Role playing is a surprisingly widely accepted and recommended technique for analyzing the behavior of a proposed software system. As the name implies, it's a group activity that serves to both to discover and partition required functionality as well as enlighten the paticipants about the nuances of the system.
Each member of the group is assigned a role that is of interest to the system. As the exercise evolves, and new roles are discovered, more participants are brought into play.
Roles are users, the system itself, other systems, and sometimes entities that are maintained by the system. The group then walks through how the system is used.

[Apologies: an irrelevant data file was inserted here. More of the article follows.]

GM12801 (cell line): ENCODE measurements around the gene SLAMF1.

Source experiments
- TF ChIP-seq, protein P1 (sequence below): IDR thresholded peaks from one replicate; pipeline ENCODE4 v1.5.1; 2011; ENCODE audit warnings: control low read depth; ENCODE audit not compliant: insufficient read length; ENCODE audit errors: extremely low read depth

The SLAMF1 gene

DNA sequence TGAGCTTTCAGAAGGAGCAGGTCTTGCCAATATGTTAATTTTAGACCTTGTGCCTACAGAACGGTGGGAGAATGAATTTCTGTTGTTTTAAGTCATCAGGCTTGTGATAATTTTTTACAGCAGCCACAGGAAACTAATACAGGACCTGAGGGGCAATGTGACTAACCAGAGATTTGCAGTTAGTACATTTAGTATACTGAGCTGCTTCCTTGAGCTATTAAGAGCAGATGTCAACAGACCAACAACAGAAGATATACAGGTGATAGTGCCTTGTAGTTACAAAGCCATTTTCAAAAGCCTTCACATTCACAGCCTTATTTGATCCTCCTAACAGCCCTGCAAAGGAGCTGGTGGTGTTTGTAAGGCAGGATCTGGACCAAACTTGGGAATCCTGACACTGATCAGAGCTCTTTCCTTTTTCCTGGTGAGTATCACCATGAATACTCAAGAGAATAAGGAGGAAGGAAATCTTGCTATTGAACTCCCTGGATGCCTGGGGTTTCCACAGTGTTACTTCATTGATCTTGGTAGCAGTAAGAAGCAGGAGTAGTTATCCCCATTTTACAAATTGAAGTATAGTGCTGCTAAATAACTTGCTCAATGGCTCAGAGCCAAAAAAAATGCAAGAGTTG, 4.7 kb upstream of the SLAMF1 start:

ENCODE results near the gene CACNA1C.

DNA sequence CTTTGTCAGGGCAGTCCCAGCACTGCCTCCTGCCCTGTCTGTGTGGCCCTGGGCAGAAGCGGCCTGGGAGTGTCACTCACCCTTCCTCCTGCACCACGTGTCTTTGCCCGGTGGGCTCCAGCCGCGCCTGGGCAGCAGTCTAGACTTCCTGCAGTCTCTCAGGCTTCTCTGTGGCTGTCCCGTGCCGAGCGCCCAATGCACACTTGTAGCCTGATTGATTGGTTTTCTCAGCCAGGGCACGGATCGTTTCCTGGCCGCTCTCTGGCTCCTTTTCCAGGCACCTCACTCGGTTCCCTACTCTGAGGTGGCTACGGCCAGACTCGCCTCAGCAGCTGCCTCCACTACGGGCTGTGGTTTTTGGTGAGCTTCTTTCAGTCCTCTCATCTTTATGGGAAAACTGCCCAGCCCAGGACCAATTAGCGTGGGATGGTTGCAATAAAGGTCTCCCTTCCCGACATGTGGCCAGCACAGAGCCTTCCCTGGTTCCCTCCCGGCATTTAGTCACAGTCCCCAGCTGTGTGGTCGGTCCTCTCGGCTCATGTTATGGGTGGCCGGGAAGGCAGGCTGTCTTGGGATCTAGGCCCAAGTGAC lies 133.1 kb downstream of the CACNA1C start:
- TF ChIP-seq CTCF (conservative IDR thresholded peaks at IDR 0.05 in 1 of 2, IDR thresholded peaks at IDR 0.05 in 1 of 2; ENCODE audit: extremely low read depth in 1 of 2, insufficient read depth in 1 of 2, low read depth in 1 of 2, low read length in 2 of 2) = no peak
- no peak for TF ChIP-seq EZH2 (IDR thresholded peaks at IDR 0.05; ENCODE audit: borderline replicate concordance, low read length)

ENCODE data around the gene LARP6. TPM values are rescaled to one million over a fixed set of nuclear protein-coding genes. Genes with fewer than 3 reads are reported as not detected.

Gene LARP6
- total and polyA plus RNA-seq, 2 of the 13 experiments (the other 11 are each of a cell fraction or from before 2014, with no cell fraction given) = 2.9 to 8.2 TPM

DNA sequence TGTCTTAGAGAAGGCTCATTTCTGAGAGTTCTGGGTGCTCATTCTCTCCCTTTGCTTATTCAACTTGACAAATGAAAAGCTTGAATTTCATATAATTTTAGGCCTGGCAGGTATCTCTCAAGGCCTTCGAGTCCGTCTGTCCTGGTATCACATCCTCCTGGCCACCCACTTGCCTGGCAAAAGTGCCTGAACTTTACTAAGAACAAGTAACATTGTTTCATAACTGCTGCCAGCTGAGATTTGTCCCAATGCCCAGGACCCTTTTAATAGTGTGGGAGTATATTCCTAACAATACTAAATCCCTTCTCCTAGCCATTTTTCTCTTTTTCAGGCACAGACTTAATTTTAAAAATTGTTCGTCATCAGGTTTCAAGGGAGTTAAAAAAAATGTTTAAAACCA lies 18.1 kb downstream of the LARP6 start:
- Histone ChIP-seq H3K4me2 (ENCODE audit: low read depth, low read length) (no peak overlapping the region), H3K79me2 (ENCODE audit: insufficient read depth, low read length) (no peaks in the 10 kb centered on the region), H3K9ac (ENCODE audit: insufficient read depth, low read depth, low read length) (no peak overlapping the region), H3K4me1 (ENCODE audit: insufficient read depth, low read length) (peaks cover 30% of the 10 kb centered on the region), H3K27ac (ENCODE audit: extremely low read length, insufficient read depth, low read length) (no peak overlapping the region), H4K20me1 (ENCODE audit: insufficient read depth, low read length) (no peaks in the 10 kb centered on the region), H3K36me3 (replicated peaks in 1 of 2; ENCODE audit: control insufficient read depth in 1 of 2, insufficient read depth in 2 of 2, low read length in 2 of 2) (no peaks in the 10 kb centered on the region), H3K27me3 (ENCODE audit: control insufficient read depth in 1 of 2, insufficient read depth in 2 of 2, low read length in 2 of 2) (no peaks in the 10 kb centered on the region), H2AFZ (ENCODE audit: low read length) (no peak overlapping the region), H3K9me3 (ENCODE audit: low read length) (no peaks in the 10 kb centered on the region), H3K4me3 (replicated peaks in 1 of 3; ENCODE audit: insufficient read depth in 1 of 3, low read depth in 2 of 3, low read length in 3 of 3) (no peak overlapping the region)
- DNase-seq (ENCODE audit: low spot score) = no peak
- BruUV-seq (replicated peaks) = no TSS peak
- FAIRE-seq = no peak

The key activity of role playing is the discussion about who is responsible for what. Definitely take notes on the responsibilities of each role. Having developers and analysts play the part of the user or customer helps gain real insights into the problem domain.
Role playing can be formal: You could, for example, perform scripted walkthroughs of how the system is used. If you have full or partial Use Cases, you can use them as a basis for the script. The walkthrough can also be performed at a business level, using the Business Use Cases as a basis for the script.
Another technique often combined with role playing is Class Responsibility Collaboration (CRC) cards. See Crc Cards.
( Topic last updated: 1999.08.26 06:38:07 PM )